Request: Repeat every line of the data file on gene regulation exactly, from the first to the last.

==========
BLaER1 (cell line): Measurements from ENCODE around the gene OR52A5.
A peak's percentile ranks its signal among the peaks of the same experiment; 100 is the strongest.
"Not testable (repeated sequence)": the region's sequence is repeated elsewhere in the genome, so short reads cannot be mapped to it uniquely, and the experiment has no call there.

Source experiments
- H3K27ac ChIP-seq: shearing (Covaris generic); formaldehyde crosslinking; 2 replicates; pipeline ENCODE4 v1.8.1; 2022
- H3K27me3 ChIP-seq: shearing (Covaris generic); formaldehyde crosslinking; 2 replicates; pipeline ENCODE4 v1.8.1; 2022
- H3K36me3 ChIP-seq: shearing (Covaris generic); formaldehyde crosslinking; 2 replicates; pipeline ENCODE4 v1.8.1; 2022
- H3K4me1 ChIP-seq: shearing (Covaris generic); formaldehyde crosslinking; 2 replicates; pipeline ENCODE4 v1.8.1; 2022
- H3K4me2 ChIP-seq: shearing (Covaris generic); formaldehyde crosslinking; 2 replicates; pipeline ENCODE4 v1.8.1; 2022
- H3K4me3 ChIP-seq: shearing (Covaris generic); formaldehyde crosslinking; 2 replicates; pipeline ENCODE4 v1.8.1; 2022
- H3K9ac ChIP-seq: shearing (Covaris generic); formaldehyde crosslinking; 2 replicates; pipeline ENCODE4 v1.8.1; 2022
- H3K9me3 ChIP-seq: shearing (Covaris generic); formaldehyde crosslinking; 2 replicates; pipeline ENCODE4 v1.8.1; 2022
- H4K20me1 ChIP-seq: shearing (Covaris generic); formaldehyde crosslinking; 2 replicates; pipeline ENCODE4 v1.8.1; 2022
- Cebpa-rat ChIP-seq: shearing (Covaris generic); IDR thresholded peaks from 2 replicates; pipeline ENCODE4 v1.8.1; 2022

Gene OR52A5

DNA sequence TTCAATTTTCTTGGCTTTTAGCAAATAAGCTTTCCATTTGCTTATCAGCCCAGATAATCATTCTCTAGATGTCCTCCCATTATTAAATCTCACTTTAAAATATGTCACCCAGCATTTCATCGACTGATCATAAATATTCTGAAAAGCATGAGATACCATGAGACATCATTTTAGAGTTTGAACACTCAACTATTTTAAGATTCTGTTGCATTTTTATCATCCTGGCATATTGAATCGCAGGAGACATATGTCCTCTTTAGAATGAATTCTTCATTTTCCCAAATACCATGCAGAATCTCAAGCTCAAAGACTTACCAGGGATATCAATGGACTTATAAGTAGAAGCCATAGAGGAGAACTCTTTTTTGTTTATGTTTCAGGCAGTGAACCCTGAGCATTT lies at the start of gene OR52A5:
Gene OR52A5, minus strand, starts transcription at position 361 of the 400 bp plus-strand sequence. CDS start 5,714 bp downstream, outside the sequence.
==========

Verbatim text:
BLaER1 (cell line): Measurements from ENCODE around the gene OR52A5.
A peak's percentile ranks its signal among the peaks of the same experiment; 100 is the strongest.
"Not testable (repeated sequence)": the region's sequence is repeated elsewhere in the genome, so short reads cannot be mapped to it uniquely, and the experiment has no call there.

Source experiments
- H3K27ac ChIP-seq: shearing (Covaris generic); formaldehyde crosslinking; 2 replicates; pipeline ENCODE4 v1.8.1; 2022
- H3K27me3 ChIP-seq: shearing (Covaris generic); formaldehyde crosslinking; 2 replicates; pipeline ENCODE4 v1.8.1; 2022
- H3K36me3 ChIP-seq: shearing (Covaris generic); formaldehyde crosslinking; 2 replicates; pipeline ENCODE4 v1.8.1; 2022
- H3K4me1 ChIP-seq: shearing (Covaris generic); formaldehyde crosslinking; 2 replicates; pipeline ENCODE4 v1.8.1; 2022
- H3K4me2 ChIP-seq: shearing (Covaris generic); formaldehyde crosslinking; 2 replicates; pipeline ENCODE4 v1.8.1; 2022
- H3K4me3 ChIP-seq: shearing (Covaris generic); formaldehyde crosslinking; 2 replicates; pipeline ENCODE4 v1.8.1; 2022
- H3K9ac ChIP-seq: shearing (Covaris generic); formaldehyde crosslinking; 2 replicates; pipeline ENCODE4 v1.8.1; 2022
- H3K9me3 ChIP-seq: shearing (Covaris generic); formaldehyde crosslinking; 2 replicates; pipeline ENCODE4 v1.8.1; 2022
- H4K20me1 ChIP-seq: shearing (Covaris generic); formaldehyde crosslinking; 2 replicates; pipeline ENCODE4 v1.8.1; 2022
- Cebpa-rat ChIP-seq: shearing (Covaris generic); IDR thresholded peaks from 2 replicates; pipeline ENCODE4 v1.8.1; 2022

Gene OR52A5

DNA sequence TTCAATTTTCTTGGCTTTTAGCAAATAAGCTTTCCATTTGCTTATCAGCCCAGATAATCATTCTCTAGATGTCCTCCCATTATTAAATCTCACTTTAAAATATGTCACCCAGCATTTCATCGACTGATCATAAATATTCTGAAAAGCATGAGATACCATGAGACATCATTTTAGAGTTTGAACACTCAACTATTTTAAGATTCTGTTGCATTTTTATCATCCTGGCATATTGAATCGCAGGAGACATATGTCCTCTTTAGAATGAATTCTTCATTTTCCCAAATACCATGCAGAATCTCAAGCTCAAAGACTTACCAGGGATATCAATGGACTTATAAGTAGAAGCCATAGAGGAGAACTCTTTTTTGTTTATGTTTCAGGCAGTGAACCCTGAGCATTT lies at the start of gene OR52A5:
Gene OR52A5, minus strand, starts transcription at position 361 of the 400 bp plus-strand sequence. CDS start 5,714 bp downstream, outside the sequence.